ACL Surgery – Getting Back To Your Sport

With Advanced Exercise Videos

ACL injury

Two-hundred-fifty-thousand – that’s the number of ACL injuries that occur every year in the United States. Most of these injuries happen in young athletes in sports that involve jumping, pivoting, or hard cutting. One-hundred-thousand is the number of ACL reconstruction surgeries in the US each year1. Just about every athlete wants to know one thing after their ACL surgery…

“When can I get back to my sport?”

To answer this, we’ll look at:
– How much time you should spend in Physical Therapy rehabilitating
– How many months after surgery are proven to give the best outcomes
– Physical requirements for returning to sports

Trust the Process and Give It All You’ve Got

Getting back to your sport is your main focus – I know. I also know that you want to get back as quickly as possible. To get you there successfully, there are 2 questions you should be asking yourself during your rehabilitation process:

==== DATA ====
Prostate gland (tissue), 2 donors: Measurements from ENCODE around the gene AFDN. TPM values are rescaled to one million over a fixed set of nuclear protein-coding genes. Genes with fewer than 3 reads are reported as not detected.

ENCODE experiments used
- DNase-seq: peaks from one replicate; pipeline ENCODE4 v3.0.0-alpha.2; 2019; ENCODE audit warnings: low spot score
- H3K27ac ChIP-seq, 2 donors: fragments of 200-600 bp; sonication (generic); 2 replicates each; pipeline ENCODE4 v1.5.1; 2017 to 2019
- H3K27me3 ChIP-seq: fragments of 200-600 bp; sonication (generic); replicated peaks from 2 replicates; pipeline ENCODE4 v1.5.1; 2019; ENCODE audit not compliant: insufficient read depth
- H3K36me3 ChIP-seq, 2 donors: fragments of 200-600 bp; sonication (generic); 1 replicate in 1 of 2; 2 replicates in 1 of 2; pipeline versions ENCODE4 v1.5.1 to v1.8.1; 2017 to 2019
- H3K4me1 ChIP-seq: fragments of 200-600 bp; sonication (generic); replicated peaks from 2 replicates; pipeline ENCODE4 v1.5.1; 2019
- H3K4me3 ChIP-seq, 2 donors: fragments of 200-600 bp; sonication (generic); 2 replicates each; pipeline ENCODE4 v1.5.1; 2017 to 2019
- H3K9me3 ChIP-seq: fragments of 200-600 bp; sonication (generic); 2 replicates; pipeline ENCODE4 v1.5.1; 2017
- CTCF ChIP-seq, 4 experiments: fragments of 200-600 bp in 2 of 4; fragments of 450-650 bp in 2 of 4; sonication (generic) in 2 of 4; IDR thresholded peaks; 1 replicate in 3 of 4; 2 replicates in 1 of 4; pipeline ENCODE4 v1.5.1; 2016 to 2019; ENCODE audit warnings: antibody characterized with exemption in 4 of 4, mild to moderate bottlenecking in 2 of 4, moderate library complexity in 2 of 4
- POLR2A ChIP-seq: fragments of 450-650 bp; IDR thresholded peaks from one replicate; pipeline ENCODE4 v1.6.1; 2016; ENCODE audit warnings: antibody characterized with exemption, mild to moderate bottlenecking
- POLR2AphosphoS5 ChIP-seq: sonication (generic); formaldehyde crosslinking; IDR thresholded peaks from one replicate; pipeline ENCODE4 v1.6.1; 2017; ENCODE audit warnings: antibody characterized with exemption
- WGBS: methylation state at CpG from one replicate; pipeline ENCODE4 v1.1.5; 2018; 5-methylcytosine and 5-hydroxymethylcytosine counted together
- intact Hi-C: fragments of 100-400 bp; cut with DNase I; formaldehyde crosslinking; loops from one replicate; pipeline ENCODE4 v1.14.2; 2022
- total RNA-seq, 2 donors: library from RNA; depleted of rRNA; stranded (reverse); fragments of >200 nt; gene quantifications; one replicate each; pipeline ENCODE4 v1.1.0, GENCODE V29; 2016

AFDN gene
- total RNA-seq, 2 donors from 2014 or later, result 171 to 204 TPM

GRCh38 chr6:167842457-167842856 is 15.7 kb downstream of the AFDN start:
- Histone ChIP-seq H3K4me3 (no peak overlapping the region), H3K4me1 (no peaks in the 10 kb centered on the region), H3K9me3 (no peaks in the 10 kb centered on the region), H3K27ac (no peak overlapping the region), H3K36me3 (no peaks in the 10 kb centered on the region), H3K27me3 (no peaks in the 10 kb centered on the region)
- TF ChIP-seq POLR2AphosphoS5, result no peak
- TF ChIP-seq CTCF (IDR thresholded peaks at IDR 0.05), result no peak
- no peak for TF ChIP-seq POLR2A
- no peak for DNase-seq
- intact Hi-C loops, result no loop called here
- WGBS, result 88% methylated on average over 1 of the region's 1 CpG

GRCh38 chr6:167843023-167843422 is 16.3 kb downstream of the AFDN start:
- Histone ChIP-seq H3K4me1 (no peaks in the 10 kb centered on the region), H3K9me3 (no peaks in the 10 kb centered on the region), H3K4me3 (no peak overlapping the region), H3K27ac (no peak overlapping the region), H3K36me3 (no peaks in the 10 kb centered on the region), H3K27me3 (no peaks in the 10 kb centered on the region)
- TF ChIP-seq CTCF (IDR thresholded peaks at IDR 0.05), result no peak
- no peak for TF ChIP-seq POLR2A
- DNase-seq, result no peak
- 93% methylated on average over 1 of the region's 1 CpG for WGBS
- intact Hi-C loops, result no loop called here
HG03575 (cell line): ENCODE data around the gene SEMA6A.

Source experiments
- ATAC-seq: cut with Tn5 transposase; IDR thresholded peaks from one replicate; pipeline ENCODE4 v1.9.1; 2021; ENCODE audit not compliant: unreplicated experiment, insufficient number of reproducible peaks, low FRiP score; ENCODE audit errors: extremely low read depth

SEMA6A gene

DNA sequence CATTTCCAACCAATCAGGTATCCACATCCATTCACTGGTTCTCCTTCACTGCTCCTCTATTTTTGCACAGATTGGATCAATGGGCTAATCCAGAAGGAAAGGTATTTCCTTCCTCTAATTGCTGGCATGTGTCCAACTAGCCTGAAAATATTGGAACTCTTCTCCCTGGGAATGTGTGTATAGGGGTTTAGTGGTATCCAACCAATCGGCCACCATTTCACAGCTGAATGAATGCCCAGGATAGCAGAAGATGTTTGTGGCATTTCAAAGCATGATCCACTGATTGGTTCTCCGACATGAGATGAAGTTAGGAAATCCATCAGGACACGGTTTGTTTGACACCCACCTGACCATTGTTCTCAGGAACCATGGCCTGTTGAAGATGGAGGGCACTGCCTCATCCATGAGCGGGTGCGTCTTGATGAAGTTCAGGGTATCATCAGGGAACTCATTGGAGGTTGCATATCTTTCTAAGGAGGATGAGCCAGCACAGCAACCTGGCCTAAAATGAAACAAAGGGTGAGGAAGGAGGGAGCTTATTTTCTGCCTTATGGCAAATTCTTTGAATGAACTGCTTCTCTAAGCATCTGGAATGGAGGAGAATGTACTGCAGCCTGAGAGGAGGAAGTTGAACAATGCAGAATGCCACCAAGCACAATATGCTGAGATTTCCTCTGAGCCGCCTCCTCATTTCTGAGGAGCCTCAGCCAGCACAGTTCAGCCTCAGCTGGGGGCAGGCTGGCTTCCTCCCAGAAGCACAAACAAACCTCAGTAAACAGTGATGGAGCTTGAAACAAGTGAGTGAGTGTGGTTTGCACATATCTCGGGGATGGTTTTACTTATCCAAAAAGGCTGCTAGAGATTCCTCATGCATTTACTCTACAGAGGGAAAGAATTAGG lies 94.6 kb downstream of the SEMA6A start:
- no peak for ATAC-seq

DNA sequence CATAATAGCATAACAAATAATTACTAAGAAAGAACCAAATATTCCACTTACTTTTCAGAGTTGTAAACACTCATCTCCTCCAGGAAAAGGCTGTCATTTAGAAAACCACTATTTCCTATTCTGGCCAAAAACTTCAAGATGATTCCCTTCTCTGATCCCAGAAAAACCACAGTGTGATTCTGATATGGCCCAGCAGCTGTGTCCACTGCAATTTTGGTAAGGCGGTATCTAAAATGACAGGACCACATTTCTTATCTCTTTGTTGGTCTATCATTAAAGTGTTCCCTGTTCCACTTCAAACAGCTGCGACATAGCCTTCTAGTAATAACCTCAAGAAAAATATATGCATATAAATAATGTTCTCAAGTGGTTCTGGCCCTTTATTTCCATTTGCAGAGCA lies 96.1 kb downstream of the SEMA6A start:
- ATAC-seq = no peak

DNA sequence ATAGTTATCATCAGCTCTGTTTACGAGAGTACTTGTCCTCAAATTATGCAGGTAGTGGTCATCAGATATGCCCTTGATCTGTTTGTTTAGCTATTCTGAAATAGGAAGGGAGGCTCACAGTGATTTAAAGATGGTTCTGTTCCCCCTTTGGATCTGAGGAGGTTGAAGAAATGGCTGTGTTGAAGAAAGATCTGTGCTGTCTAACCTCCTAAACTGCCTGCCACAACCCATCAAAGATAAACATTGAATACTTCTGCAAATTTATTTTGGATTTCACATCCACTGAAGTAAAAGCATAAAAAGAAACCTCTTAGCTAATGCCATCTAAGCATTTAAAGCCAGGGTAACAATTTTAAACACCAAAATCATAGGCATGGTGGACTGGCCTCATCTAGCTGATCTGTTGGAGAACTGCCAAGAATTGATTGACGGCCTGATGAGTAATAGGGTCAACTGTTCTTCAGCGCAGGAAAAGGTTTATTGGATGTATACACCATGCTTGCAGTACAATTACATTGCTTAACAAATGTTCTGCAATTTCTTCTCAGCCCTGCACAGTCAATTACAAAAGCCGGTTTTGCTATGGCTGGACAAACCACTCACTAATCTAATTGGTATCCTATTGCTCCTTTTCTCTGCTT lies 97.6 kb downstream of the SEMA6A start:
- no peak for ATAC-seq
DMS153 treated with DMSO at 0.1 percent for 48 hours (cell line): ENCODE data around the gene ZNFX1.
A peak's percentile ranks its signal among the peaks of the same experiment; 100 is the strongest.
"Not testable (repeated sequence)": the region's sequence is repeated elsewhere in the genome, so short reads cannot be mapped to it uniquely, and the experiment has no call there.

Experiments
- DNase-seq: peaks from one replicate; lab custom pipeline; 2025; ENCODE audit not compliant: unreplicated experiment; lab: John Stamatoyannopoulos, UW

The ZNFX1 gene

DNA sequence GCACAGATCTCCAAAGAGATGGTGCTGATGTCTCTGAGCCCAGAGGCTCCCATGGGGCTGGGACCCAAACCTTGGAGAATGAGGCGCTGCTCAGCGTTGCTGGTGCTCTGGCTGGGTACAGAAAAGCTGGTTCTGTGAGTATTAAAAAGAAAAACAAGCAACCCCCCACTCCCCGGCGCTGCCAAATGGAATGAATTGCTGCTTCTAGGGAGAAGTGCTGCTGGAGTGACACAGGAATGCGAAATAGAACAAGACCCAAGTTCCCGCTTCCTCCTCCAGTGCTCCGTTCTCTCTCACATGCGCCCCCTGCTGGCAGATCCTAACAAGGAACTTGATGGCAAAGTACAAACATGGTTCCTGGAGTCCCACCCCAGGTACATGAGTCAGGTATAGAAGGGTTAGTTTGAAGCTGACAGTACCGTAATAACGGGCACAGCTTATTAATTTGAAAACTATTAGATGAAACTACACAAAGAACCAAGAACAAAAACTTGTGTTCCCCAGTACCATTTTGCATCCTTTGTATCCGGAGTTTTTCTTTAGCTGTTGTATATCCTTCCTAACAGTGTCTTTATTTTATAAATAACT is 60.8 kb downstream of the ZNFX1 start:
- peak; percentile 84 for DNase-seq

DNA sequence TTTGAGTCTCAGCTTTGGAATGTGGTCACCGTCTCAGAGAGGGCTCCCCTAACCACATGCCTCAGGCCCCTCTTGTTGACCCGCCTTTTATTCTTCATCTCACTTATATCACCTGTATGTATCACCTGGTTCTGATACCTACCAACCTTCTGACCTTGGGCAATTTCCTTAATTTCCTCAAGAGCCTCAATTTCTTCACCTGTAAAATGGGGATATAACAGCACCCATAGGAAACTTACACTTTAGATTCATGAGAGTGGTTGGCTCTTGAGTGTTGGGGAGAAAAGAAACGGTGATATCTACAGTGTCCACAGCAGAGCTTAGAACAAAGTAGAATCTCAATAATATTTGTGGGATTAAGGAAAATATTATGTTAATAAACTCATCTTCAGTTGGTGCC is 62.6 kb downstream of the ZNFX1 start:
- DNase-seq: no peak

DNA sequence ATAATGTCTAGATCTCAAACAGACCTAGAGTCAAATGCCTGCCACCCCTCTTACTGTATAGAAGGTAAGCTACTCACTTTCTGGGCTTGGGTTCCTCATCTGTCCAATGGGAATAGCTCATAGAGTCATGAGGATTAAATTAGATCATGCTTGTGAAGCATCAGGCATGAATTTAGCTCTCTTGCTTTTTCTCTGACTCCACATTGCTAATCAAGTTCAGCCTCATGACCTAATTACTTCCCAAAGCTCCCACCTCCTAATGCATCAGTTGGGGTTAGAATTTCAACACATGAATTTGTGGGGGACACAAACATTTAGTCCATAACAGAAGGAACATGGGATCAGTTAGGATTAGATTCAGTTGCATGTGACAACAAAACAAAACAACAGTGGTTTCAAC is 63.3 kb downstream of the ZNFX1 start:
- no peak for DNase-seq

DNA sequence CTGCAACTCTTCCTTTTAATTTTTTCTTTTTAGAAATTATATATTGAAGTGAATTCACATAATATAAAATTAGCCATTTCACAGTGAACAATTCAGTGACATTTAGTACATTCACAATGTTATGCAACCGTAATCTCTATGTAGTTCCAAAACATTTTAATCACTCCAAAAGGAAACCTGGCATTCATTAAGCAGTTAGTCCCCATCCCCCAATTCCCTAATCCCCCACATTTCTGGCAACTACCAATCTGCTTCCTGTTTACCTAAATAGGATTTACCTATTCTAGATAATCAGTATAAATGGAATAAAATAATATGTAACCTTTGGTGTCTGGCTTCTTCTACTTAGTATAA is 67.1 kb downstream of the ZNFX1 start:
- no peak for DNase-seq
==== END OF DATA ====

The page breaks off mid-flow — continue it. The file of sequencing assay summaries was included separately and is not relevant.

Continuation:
1. How can I maximize my recovery to perform at the level I was at before injury?

– Why? Because only 65% of athletes get to this level2

2. How can I prevent getting re-injured?

– Why? Because 23% of athletes younger than 25 returning to sports are re-injured3

These statistics should give you a sense of reality that rehabilitating your knee is important. I can’t tell you how common it is for an athlete to just go through the motions of ACL rehab. They’ll stick around for a couple months and then stop showing up, thinking they’ll be fine once they reach “x” amount of months.